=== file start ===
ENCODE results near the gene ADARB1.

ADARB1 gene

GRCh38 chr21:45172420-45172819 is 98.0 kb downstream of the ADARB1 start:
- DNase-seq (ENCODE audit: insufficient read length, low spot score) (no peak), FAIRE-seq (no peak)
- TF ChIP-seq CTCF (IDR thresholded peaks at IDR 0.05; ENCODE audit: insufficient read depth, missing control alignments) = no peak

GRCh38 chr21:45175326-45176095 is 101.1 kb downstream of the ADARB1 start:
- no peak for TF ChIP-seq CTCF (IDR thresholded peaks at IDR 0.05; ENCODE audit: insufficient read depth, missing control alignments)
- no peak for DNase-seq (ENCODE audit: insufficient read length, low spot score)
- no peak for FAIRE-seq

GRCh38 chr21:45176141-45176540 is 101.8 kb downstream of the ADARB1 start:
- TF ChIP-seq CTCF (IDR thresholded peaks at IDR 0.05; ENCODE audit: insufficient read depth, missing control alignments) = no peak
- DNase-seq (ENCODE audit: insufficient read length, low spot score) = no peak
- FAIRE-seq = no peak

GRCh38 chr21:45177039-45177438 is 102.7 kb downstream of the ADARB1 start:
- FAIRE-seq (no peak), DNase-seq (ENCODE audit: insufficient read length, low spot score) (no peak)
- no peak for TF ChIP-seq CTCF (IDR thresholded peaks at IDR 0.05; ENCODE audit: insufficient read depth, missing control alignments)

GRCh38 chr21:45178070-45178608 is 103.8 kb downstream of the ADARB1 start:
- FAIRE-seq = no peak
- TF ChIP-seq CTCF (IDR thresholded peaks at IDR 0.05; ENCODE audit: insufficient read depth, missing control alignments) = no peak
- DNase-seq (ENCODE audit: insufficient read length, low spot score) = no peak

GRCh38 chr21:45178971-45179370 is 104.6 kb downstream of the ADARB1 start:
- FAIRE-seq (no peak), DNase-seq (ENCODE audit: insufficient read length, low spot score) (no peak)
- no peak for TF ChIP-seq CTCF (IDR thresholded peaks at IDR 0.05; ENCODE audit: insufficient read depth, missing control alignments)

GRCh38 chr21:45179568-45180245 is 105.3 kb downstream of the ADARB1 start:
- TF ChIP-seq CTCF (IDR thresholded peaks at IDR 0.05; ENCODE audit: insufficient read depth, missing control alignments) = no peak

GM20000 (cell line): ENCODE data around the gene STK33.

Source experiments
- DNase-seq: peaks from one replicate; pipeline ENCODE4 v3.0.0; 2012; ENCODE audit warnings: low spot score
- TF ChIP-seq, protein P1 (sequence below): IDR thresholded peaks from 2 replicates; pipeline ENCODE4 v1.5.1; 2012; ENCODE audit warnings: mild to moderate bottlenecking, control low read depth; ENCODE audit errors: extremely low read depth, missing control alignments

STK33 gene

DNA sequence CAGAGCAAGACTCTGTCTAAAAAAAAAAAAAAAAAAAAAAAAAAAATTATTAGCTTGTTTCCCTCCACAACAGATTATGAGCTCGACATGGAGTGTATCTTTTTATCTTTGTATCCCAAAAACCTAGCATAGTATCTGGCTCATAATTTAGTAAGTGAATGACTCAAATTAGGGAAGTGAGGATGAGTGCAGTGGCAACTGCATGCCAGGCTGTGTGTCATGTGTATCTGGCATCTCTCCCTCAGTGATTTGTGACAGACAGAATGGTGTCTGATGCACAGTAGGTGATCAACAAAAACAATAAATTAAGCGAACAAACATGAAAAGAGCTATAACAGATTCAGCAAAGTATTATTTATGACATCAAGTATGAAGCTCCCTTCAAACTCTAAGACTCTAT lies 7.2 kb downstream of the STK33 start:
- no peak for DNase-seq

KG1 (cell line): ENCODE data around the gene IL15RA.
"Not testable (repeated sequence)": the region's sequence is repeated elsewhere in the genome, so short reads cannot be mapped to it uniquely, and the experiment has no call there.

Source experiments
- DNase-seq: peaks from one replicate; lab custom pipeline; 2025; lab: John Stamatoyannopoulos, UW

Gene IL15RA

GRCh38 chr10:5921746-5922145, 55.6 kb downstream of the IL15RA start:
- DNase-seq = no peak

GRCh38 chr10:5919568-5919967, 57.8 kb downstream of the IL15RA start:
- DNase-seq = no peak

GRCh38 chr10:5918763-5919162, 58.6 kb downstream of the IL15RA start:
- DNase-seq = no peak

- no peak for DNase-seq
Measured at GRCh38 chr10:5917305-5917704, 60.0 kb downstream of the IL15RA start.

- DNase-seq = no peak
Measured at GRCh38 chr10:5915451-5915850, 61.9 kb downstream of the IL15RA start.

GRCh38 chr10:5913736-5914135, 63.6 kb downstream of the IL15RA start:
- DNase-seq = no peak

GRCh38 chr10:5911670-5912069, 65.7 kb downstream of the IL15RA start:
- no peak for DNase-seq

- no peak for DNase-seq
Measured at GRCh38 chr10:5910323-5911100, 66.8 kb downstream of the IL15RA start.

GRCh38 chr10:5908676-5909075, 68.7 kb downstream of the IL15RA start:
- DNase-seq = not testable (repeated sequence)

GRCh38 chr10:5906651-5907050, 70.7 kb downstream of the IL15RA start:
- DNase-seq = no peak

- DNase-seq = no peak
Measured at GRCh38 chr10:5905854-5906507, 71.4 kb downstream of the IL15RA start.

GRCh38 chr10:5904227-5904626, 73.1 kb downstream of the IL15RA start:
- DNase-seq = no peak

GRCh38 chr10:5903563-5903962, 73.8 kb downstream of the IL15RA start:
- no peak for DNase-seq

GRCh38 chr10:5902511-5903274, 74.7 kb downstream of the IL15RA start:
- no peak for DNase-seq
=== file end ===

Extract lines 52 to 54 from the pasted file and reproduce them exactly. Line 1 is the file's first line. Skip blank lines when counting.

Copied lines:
- no peak for DNase-seq
Measured at GRCh38 chr10:5910323-5911100, 66.8 kb downstream of the IL15RA start.

GRCh38 chr10:5908676-5909075, 68.7 kb downstream of the IL15RA start: